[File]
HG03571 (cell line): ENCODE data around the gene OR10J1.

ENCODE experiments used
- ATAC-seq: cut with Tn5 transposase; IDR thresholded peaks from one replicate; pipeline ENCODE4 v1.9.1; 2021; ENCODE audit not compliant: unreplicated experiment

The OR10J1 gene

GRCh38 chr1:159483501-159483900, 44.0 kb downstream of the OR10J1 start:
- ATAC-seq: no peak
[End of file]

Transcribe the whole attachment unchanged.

HG03571 (cell line): ENCODE data around the gene OR10J1.

ENCODE experiments used
- ATAC-seq: cut with Tn5 transposase; IDR thresholded peaks from one replicate; pipeline ENCODE4 v1.9.1; 2021; ENCODE audit not compliant: unreplicated experiment

The OR10J1 gene

GRCh38 chr1:159483501-159483900, 44.0 kb downstream of the OR10J1 start:
- ATAC-seq: no peak